lThe Tiger Balm Kings

Singapore’s Chief Justice

Yong Pung How
Yong Pung How

From the book:

In 1989 Yong Pung How, then chairman of Singapore’s largest bank, the Overseas Chinese Banking Corporation, was approached by his crony, Prime Minister Lee Kuan Yew, who asked him to become Singapore’s Chief Justice.

Lee Kuan Yew alone appointed Singapore’s Judges, no advice nor consent was needed from the Singapore Government.

In Lee Kuan Yew’s own words concerning his appointment of Yong Pung How, “If he agreed, he would first have to be a Supreme Court judge for a year, to get himself back into the law before he took up the appointment as chief justice.”

Yong Pung How did agree, and after a year of on-the-bench training as a judge, became Chief Justice on September 28, 1990.

Escape from Paradise

This book out-Dallas, Dallas. No one has written so well of the other side of paradise, ” Francis T. Seow, former Solicitor General of Singapore.

Holland Road
69 Holland Road
(recently torn down
, and the site for the aparment compex known as Holland Mews.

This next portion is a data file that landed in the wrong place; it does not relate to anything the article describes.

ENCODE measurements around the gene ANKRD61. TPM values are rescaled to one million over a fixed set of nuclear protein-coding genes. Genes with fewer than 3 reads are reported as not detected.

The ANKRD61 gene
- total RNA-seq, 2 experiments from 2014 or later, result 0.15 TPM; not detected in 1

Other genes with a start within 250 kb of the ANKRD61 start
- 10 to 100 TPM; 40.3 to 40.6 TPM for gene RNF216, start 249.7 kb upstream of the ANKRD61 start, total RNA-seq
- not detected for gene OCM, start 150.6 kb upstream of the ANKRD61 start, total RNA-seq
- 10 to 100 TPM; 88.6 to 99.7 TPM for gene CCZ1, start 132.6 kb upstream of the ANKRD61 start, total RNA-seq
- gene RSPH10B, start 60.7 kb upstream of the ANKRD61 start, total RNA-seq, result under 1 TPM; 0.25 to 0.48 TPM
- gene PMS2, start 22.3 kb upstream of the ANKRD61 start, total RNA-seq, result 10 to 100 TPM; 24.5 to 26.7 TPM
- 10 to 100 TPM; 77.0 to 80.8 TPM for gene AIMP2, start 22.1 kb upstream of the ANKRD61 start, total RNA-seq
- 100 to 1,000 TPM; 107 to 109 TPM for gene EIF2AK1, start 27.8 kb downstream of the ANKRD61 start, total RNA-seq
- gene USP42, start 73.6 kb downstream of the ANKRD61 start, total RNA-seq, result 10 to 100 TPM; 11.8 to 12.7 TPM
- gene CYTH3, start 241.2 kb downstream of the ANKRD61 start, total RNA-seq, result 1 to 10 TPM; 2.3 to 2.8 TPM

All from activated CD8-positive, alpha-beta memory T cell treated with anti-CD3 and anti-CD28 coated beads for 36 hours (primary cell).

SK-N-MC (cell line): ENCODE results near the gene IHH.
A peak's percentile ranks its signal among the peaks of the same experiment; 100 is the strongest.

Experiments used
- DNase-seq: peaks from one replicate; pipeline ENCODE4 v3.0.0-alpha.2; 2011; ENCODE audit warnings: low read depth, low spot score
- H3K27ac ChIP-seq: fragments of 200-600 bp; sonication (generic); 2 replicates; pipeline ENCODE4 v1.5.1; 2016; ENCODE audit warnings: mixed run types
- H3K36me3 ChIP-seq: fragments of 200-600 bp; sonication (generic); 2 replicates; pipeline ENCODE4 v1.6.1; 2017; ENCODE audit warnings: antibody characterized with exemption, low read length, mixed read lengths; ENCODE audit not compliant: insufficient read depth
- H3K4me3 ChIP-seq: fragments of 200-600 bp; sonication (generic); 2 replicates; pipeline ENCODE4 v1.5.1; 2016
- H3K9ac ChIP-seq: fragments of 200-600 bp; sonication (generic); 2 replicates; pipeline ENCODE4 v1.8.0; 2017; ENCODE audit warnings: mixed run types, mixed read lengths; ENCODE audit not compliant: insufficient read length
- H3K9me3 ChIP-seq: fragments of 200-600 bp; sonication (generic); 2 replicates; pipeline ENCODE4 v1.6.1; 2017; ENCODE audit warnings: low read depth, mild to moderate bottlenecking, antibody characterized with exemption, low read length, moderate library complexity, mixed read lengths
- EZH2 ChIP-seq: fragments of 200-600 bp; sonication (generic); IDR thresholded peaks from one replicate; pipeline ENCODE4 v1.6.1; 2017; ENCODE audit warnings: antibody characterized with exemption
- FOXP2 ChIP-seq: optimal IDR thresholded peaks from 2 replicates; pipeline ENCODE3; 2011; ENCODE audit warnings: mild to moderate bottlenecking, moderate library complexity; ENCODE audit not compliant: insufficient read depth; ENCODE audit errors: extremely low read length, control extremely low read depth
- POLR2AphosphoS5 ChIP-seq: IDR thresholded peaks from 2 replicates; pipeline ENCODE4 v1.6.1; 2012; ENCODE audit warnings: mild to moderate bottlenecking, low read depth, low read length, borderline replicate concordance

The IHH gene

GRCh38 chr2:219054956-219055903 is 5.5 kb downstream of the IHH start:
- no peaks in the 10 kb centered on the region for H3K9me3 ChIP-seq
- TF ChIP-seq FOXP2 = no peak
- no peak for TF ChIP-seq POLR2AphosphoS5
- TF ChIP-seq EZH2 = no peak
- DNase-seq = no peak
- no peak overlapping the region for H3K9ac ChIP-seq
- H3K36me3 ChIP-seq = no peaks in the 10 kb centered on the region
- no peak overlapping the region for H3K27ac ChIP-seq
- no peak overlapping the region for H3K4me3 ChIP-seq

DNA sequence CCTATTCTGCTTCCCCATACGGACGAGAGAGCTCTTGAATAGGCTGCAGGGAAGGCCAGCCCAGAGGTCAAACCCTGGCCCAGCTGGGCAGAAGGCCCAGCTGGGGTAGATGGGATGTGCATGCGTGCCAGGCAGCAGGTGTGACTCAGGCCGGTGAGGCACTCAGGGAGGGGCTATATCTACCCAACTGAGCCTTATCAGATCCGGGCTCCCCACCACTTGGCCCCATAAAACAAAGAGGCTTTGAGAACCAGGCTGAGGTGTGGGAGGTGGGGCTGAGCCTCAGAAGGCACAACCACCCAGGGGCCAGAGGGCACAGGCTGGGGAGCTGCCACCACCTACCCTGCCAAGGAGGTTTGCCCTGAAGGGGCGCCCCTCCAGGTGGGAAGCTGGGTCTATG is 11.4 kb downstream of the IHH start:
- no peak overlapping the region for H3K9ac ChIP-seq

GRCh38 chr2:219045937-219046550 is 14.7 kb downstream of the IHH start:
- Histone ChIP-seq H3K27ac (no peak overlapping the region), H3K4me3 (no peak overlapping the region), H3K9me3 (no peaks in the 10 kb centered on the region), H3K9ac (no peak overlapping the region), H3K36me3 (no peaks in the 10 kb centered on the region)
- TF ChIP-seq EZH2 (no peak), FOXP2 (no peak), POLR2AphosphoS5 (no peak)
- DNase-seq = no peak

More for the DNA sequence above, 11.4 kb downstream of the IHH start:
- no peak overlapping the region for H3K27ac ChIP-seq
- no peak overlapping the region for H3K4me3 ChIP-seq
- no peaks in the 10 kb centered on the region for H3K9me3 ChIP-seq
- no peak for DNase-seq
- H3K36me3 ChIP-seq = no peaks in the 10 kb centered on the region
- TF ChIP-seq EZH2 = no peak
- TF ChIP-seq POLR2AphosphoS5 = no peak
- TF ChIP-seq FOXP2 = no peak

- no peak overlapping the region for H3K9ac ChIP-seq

Singapore Justice

Helen Yeo
The Scam of 69 Holland Road

Helen Yeo & Yeo Cheow Tong
Fomer Singapore Cabinet Minister Yeo Cheow Tong (who was fired from the job)
with wife, and book burner, Helen Yeo

Helen YeoAlthough in the midst of divorce and impending bankruptcy, Jackie Lee set out to sell his multi-million dollar 67 & 69 Holland Road houses to Goldplus (incorporated by Helen Yeo's firm, by her own admission) keep the assets from his wife, Mabel Lee. Her lawyer, J. S. Yeh, strangely, did nothing to stop the sale. Jackie Lee who sold his house on 69 Holland Road to Goldplus disappeared mysterously, only to return seven years later. Not even the Singapore Police could find him. Turns out, he was in Malaysia.

In July of 2002, apparently upset at her firm’s involvement in the chapter entitled, The Scam of 69 Holland Road, Helen made an attack on Kinokuniya Books in Singapore to get them to stop selling our book by threatening a lawsuit. Of course Kinokuniya complied, after all, Helen's husband was then a Cabinet Minister (and has since been fired).